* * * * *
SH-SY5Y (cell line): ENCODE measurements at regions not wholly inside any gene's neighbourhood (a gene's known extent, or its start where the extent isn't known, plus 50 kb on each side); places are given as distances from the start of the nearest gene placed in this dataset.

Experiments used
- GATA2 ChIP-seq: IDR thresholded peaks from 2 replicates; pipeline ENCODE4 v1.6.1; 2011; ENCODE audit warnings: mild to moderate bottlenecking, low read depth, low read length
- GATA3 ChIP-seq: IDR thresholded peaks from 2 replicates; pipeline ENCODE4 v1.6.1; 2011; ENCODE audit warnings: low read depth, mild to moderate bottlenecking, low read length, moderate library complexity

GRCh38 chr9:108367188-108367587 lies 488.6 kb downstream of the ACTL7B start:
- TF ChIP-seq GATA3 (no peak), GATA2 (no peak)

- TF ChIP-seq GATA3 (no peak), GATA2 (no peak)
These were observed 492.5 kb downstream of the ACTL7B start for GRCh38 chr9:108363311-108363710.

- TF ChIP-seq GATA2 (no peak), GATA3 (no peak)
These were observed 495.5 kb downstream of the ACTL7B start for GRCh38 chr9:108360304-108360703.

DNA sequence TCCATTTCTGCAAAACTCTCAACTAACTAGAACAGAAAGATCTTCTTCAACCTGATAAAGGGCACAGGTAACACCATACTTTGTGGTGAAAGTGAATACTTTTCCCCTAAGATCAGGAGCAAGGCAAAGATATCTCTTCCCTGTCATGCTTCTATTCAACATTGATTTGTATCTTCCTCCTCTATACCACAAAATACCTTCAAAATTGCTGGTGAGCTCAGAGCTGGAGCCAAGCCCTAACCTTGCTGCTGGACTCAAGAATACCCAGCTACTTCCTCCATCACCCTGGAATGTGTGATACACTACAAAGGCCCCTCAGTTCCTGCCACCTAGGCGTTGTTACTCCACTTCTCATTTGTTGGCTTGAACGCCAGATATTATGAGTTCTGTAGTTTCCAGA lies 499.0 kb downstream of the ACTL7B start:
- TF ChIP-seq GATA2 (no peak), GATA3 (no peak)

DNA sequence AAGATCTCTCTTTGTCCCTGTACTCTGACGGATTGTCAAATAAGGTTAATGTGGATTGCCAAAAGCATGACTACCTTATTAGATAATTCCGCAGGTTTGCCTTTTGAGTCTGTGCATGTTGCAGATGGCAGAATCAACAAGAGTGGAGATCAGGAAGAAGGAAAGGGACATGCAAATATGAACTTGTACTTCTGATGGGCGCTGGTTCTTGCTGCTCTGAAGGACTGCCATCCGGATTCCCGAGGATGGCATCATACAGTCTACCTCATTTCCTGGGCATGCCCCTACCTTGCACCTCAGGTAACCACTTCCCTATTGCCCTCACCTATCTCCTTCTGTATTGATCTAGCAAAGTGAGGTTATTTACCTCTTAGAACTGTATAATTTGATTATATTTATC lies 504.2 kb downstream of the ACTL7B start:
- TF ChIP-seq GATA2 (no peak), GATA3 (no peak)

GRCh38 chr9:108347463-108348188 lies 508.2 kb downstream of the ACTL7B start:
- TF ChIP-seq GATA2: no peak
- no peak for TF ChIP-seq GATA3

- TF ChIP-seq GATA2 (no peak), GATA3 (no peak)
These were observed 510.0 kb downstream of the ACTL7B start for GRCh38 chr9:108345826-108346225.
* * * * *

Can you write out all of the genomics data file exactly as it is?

SH-SY5Y (cell line): ENCODE measurements at regions not wholly inside any gene's neighbourhood (a gene's known extent, or its start where the extent isn't known, plus 50 kb on each side); places are given as distances from the start of the nearest gene placed in this dataset.

Experiments used
- GATA2 ChIP-seq: IDR thresholded peaks from 2 replicates; pipeline ENCODE4 v1.6.1; 2011; ENCODE audit warnings: mild to moderate bottlenecking, low read depth, low read length
- GATA3 ChIP-seq: IDR thresholded peaks from 2 replicates; pipeline ENCODE4 v1.6.1; 2011; ENCODE audit warnings: low read depth, mild to moderate bottlenecking, low read length, moderate library complexity

GRCh38 chr9:108367188-108367587 lies 488.6 kb downstream of the ACTL7B start:
- TF ChIP-seq GATA3 (no peak), GATA2 (no peak)

- TF ChIP-seq GATA3 (no peak), GATA2 (no peak)
These were observed 492.5 kb downstream of the ACTL7B start for GRCh38 chr9:108363311-108363710.

- TF ChIP-seq GATA2 (no peak), GATA3 (no peak)
These were observed 495.5 kb downstream of the ACTL7B start for GRCh38 chr9:108360304-108360703.

DNA sequence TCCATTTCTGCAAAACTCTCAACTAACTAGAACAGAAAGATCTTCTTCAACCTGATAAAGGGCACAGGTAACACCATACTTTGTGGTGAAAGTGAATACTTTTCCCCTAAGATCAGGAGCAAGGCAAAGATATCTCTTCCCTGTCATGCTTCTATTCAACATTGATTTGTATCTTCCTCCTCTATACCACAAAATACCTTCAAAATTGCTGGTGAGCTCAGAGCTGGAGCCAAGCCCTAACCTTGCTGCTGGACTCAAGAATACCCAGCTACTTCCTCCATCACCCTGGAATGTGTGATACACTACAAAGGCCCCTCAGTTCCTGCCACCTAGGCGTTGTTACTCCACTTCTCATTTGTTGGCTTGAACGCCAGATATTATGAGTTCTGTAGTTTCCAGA lies 499.0 kb downstream of the ACTL7B start:
- TF ChIP-seq GATA2 (no peak), GATA3 (no peak)

DNA sequence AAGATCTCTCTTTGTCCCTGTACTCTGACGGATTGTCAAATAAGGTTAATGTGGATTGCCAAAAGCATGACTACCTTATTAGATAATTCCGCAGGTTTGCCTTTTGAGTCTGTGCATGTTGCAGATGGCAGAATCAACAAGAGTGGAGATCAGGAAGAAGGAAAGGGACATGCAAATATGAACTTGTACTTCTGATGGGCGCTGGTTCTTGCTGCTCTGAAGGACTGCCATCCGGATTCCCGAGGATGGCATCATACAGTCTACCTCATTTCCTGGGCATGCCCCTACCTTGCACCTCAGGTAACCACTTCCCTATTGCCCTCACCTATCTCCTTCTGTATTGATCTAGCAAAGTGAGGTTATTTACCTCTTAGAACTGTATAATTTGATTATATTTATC lies 504.2 kb downstream of the ACTL7B start:
- TF ChIP-seq GATA2 (no peak), GATA3 (no peak)

GRCh38 chr9:108347463-108348188 lies 508.2 kb downstream of the ACTL7B start:
- TF ChIP-seq GATA2: no peak
- no peak for TF ChIP-seq GATA3

- TF ChIP-seq GATA2 (no peak), GATA3 (no peak)
These were observed 510.0 kb downstream of the ACTL7B start for GRCh38 chr9:108345826-108346225.